By MARISSA SCHOENFELD
Every winter in Utah, thousands of people bundle up in layers, strap on their boots and goggles and head for the mountains to take advantage of the “greatest snow on earth.”
Utah, as the licence plate slogan claims, represents ideal snow conditions for skiiers: dry, soft powder. It’s this powder that allows experienced skiiers to achieve a “floating” sensation.
“The powder gives you a freedom,” said Gary Howard, BYU skiing class instructor. “It’s a totally different sensation, like floating. There’s snow all around, exploding in your face. It’s a rush.”
Howard also said skiiers like powder because it’s easier to turn on and softer to fall into. This is in marked contrast to snow in the eastern United States, which is heavy, wet and freezes quickly.
Skiiers can thank a low moisture content and high elevation for Utah’s perfect snow conditions. Don Morgan, BYU geography professor and climatologist, said the snow process starts at the Pacific Ocean, where it is very wet but snow falls at higher temperatures.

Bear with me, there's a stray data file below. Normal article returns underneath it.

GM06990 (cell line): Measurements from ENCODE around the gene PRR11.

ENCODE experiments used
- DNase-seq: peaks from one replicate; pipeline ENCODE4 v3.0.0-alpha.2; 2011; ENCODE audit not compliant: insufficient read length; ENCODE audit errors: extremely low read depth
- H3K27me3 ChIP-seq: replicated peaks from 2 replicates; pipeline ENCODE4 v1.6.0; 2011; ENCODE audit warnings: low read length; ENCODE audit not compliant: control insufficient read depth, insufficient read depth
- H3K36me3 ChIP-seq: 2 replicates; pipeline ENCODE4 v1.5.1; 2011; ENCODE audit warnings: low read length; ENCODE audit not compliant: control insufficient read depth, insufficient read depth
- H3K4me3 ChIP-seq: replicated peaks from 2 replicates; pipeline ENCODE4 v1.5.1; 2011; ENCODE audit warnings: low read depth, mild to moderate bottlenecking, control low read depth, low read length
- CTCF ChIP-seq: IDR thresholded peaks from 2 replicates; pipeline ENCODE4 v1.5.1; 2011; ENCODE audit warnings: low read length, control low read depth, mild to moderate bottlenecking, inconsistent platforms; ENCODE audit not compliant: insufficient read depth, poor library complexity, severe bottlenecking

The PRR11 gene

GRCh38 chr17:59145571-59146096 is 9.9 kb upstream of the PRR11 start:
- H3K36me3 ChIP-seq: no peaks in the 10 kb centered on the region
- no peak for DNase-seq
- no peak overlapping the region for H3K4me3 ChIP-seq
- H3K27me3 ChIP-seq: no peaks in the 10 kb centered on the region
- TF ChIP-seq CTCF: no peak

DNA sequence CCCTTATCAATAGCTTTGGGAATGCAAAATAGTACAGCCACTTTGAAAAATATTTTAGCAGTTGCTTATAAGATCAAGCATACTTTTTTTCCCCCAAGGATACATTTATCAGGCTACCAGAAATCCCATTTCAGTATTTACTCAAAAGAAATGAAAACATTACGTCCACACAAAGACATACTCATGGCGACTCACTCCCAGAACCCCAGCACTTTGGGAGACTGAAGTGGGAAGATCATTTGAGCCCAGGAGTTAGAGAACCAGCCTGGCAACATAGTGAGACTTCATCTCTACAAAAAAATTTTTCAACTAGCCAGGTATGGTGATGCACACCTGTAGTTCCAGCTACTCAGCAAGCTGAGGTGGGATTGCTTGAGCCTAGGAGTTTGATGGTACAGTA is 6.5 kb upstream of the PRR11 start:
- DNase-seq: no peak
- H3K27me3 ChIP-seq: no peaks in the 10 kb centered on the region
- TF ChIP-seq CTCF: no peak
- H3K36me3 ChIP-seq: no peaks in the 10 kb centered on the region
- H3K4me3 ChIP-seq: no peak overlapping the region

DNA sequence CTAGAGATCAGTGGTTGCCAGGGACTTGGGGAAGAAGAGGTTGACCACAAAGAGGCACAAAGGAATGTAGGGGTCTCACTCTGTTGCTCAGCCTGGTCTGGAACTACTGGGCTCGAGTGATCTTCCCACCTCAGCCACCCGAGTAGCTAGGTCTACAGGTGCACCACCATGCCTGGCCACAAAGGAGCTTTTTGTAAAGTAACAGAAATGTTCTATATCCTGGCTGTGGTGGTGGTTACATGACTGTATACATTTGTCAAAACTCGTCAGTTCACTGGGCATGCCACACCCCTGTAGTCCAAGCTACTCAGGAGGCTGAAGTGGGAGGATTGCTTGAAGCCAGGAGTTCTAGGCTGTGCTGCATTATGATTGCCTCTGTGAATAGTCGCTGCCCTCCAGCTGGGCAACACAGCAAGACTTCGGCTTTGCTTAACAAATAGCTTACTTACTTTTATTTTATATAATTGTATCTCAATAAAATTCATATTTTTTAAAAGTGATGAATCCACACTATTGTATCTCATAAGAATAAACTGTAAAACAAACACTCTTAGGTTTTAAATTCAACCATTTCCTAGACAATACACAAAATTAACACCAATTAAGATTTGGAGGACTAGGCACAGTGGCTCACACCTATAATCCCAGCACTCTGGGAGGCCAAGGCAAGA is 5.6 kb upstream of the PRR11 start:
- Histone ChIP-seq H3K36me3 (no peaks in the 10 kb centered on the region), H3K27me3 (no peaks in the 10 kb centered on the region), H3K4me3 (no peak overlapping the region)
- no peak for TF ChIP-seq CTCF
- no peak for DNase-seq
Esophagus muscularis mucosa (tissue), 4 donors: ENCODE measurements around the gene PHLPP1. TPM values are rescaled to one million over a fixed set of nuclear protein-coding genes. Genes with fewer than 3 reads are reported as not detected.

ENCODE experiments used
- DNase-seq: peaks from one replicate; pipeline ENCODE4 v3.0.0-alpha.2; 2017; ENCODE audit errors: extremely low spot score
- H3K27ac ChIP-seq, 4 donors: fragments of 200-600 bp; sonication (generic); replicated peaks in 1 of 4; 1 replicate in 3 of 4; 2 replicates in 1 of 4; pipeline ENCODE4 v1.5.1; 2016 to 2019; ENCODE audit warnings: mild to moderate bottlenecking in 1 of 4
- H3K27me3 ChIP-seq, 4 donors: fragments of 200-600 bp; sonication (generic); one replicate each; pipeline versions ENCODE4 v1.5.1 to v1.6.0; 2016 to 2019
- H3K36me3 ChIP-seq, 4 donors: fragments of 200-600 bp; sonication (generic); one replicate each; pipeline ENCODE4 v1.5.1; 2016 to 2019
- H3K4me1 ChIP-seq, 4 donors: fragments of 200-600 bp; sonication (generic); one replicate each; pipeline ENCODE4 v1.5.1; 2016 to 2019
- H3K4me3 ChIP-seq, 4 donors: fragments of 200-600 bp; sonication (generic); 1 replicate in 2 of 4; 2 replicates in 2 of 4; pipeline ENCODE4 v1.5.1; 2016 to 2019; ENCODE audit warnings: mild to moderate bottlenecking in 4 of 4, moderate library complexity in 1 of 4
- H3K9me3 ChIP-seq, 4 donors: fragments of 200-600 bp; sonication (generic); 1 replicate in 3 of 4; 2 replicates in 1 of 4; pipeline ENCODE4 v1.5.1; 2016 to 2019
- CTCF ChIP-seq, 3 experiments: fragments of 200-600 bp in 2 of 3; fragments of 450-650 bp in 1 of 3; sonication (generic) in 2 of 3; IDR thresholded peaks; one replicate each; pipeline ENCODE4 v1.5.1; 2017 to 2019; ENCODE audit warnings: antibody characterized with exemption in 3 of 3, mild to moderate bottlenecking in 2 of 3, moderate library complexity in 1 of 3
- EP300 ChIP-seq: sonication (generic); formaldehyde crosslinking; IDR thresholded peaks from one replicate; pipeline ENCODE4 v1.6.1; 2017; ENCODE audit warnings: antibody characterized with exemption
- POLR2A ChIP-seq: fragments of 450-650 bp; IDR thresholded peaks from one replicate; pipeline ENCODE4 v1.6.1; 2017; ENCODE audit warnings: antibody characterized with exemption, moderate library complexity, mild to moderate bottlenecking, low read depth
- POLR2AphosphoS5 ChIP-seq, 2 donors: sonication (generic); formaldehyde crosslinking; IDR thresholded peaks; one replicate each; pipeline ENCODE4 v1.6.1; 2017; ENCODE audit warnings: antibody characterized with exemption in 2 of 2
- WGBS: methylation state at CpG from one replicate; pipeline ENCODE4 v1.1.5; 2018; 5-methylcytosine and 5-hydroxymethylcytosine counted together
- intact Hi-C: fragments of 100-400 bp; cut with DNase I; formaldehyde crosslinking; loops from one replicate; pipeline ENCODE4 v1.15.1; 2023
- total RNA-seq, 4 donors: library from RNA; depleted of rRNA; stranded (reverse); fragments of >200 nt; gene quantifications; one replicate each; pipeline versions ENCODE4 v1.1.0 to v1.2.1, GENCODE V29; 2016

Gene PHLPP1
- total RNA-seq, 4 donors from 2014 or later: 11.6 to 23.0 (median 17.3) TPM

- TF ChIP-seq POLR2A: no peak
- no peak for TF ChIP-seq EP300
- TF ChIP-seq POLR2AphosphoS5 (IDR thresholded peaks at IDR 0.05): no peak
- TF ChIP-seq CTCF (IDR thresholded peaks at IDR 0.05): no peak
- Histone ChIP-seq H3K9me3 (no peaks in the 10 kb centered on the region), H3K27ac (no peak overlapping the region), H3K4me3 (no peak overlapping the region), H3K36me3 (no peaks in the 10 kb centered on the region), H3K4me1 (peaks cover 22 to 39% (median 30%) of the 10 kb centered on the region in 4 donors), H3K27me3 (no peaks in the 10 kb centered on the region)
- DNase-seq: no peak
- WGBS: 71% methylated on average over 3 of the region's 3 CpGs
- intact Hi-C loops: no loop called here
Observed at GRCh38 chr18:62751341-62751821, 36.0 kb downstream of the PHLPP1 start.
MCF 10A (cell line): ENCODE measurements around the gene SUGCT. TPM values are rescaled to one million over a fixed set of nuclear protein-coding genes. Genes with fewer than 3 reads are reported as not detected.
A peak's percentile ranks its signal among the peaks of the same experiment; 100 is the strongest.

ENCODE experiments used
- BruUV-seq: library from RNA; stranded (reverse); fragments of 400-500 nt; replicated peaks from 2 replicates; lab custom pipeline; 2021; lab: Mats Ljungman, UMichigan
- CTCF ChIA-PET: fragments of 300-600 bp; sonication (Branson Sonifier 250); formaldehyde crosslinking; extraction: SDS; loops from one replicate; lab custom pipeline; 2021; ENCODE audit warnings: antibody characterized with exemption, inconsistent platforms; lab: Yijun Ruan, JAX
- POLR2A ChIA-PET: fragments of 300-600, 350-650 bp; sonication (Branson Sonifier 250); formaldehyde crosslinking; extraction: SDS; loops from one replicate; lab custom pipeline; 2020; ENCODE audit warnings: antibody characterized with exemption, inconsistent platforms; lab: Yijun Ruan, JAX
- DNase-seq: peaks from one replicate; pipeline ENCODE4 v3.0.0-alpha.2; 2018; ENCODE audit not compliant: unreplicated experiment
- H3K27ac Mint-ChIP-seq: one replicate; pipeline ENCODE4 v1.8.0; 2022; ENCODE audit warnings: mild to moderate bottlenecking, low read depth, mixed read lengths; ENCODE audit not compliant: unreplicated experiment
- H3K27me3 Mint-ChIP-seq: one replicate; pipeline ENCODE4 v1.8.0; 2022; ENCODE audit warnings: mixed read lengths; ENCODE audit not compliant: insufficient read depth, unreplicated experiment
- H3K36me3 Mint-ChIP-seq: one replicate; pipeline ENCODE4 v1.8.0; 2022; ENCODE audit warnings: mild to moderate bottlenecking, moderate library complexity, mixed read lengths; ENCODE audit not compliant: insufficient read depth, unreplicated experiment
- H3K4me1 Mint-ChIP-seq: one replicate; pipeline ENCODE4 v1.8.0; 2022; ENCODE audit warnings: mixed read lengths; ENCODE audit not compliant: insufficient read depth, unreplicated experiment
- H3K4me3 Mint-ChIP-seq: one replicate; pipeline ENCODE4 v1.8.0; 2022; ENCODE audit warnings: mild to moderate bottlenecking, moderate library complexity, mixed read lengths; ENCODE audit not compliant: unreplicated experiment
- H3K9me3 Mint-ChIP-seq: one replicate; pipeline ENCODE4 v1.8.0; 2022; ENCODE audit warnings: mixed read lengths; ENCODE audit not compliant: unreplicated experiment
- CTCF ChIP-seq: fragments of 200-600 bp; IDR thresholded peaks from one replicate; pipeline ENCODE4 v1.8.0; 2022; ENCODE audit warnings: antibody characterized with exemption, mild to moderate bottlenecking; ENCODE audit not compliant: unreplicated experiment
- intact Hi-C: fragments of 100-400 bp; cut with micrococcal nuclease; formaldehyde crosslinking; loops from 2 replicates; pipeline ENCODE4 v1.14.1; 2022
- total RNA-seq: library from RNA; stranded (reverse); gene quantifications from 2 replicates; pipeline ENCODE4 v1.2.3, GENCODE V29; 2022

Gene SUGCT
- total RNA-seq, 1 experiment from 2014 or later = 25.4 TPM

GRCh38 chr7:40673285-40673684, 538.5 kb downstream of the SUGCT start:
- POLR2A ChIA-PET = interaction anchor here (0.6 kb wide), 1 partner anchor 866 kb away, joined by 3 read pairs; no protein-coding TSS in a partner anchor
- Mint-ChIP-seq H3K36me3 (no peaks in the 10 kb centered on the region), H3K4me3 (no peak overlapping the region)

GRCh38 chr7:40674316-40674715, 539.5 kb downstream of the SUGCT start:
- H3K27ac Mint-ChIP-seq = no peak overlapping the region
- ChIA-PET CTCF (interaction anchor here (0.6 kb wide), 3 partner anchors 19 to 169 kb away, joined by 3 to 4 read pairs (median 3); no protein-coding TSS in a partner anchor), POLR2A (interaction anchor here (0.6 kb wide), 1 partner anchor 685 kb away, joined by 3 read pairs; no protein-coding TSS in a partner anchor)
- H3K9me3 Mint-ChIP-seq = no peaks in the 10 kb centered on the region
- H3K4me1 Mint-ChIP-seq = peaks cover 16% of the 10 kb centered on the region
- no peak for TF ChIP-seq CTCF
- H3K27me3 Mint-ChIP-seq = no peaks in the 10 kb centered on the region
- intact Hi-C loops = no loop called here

By the time air masses from the Pacific pass over the Sierra Mountains and reach the Wasatch Front, the moisture content is very low. Then snow falls at colder temperatures. The lake effect from the Great Salt Lake also causes a greater amount of snowfall.
“For skiiers, it’s fabulous,” Morgan said. “They’ve got powder snow up to their knees.”
And people come from all over to get a piece of it. Dale Hansen, who works at the SLC Visitors Bureau, said he’s talked to people who have skiied in places as exotic as New Zealand and Africa. The consensus is that Utah does have the greatest snow on earth.
“That slogan is an honest assesment,” Hansen said. “No where else has snow like we do here. It’s something we have to be proud of.”